Battle for the 45th

With the retirement of state Sen. Albert "Bud" Belan, D-West Mifflin, three Democrats decided to run for the 45th District seat in the April primary. They are John Andzelik, the former West Mifflin police chief; James Brewster, McKeesport City Council president; and Sean Logan, the mayor of Monroeville.

The winner will face Laurie Zacharia MacDonald, president of the Elizabeth Forward school board, who is running unopposed in the Republican primary.

The district stretches along eastern Allegheny County from Springdale Township to Forward. Some of the Allegheny County communities it includes are Plum, Monroeville, McKeesport and Elizabeth Township. It also includes Murrysville and Sewickley Township in Westmoreland County.

Andzelik, 56, of West Mifflin, is a novice to politics who has emphasized his status as a political outsider. He spent 27 years in the West Mifflin police department, the last three years as police chief.

He said his chief concerns are keeping the 45th District intact, pushing for the development of the Mon-Fayette Expressway through the district, finding ways to bring better-paying jobs to the area and helping people get low-cost medical assistance.

Brewster, of McKeesport, has been a vice president at Mellon Bank for the past 26 years and has been involved in McKeesport politics. He served eight years on McKeesport council and made an unsuccessful bid for the post of McKeesport mayor last year.

Logan, 29, has worked for both U.S. Rep. Mike Doyle, D-Swissvale, and former Allegheny County Commissioner Mike Dawida.

He said Doyle is chairman of his campaign.

Logan recently took a job with Allegheny County District Attorney Stephen A. Zappala, heading up a new office of consumer protection that will work to protect senior citizens from scams and frauds.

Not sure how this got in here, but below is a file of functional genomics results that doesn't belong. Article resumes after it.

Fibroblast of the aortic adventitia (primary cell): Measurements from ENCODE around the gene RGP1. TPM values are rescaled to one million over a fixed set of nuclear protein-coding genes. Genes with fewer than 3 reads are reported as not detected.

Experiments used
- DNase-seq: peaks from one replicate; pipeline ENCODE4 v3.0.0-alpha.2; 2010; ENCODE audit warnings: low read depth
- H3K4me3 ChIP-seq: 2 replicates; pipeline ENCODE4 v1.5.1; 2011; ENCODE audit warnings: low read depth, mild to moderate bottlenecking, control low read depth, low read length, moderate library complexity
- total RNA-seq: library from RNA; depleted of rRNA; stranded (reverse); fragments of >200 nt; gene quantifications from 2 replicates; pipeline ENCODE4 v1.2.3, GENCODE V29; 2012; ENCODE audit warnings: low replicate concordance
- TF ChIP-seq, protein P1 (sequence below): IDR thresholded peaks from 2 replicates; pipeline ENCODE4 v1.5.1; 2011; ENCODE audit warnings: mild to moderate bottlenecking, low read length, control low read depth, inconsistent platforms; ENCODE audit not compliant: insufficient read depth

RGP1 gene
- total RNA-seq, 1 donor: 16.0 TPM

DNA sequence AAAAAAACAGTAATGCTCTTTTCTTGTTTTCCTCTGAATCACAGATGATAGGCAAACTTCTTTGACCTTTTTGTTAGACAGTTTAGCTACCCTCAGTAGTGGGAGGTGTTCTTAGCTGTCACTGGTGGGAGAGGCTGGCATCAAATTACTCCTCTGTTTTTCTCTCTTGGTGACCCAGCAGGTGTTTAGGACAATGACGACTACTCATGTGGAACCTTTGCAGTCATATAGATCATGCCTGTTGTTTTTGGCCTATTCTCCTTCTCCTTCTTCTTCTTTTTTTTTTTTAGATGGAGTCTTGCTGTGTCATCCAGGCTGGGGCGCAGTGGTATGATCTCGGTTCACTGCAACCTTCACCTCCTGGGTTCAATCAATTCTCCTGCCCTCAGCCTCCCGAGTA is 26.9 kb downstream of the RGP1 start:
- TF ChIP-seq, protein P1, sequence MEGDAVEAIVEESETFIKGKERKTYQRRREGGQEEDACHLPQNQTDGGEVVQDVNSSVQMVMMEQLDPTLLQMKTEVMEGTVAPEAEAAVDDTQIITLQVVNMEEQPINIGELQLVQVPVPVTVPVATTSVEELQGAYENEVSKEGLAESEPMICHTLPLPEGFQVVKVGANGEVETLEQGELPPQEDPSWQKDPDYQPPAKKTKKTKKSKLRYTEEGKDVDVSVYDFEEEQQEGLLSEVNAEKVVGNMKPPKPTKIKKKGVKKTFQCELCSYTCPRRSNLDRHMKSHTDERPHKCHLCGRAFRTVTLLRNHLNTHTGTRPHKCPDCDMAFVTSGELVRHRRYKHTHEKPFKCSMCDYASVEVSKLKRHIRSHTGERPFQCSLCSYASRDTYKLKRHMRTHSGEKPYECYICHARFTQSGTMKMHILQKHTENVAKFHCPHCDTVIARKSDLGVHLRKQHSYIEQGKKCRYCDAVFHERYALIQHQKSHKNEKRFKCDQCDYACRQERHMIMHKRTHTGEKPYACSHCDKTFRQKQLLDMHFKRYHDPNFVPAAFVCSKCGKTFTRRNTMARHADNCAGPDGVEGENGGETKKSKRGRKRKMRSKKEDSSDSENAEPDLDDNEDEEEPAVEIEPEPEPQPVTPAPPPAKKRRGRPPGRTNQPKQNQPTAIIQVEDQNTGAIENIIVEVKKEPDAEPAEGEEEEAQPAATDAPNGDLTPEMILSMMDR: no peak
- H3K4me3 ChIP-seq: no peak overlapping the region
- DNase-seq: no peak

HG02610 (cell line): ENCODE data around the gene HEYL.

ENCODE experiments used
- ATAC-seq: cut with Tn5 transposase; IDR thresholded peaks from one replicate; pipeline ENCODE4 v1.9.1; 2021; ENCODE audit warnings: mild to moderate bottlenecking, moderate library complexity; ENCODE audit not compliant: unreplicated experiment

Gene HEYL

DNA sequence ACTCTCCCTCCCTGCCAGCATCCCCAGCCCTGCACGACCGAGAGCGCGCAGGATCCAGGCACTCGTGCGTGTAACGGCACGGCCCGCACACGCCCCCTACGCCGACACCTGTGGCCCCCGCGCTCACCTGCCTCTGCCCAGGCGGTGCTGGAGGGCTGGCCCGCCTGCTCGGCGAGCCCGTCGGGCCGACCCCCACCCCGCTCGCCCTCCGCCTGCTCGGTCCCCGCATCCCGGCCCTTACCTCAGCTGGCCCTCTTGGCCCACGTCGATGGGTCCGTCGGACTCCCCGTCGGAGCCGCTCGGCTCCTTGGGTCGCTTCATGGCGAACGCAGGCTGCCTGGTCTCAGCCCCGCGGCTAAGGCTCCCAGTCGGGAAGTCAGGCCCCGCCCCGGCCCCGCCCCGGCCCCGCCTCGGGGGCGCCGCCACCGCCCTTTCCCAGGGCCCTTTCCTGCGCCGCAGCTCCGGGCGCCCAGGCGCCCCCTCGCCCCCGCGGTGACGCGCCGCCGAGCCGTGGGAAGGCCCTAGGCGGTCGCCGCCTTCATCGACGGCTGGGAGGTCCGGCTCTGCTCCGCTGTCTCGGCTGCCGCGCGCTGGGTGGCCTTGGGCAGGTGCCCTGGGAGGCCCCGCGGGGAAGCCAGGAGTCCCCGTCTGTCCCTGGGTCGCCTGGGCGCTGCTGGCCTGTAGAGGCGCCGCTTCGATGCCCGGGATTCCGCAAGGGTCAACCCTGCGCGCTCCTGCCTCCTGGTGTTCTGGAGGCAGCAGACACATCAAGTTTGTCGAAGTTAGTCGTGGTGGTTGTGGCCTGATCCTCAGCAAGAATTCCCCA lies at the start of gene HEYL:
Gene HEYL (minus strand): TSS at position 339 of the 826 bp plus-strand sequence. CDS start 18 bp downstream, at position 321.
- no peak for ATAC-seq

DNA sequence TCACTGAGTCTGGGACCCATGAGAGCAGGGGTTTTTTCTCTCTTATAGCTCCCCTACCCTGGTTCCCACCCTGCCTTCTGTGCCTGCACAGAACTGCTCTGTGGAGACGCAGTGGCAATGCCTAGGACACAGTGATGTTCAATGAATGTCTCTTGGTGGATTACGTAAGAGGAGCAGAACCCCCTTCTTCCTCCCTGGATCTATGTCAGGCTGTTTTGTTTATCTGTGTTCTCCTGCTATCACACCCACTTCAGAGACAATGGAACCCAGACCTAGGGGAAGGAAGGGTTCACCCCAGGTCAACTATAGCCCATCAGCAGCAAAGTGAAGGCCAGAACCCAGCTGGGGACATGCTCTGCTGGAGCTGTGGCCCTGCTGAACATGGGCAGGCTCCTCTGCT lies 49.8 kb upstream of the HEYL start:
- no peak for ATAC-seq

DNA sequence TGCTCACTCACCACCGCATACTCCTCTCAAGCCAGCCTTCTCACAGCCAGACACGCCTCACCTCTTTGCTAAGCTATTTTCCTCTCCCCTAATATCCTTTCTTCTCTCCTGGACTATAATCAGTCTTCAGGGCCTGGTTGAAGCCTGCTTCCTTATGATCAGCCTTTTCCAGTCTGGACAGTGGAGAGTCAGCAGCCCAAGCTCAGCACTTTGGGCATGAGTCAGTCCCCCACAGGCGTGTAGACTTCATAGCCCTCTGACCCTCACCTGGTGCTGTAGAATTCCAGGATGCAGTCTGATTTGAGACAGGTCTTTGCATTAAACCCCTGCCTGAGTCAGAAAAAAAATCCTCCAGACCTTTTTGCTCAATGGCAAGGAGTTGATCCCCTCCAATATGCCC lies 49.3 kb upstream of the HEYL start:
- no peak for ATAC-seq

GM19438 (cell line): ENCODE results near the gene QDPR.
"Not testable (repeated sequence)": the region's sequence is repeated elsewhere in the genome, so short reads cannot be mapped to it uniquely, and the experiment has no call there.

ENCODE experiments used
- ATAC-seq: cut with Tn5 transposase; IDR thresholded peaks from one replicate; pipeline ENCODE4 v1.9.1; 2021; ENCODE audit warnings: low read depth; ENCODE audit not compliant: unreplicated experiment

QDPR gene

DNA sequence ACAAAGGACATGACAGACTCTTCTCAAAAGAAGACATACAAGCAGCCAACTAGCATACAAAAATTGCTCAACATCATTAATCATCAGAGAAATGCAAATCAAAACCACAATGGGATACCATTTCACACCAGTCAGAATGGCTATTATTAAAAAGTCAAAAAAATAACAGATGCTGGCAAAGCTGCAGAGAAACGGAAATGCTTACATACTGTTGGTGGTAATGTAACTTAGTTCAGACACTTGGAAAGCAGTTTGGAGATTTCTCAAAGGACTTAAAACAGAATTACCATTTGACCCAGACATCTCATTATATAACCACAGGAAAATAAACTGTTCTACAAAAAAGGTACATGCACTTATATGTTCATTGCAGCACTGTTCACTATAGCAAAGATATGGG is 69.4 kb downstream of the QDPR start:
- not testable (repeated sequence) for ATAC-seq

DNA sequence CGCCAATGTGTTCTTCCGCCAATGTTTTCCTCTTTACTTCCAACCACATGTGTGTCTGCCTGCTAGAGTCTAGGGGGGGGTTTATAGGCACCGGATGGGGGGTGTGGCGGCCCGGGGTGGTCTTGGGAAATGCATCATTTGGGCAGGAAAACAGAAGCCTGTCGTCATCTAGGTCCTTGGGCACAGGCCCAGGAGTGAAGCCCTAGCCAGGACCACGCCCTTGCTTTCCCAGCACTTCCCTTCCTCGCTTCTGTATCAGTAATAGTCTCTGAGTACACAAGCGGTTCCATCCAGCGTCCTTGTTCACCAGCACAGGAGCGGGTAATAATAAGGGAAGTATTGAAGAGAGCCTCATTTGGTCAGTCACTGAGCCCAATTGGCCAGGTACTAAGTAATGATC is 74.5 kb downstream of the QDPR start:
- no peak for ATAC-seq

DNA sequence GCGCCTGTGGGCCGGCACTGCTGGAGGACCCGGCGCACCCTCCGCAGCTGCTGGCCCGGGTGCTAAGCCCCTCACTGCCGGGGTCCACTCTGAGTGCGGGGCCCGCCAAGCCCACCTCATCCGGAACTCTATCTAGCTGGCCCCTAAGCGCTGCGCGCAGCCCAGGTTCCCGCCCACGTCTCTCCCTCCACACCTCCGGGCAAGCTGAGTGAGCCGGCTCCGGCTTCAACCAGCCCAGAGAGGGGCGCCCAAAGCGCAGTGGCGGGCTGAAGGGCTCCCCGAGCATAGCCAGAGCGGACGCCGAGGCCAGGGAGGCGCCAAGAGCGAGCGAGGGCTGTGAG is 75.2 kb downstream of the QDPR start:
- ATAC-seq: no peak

Logan won the endorsements of both the Allegheny and Westmoreland County Democrats. He also noted that he received the endorsement of the Fraternal Order of Police Lodge 91 in a race in which a former police chief is running.

The lone Republican candidate, MacDonald, 41, of Elizabeth Township, holds a degree in education and is in her second term on the Elizabeth Forward school board. She has served as board president since 1995.

MacDonald believes that her experience on a local school board would be beneficial for a state senator, particularly on the topic of funding public education.

"They need someone like me who understands what it is like to be in the trenches, to make things happen," MacDonald said.

"Education reform and tax reform are joined at the hip," she said.

Other races

All other state Senate candidates in the region are unopposed in the primary.

In the 37th District, Republican incumbent Tim Murphy of Mt. Lebanon will be challenged in November by Democrat Joseph Rudolph of Library.

In the 39th District, the candidates are Democratic incumbent Allen Kukovich and Republican Gene Porterfield.

In the 43rd and 47th districts, Democratic incumbents Jay Costa Jr. and Gerald J. LaValle, respectively, face no opposition in the primary. No Republican candidates are on the ballot for the primary in either of the two districts.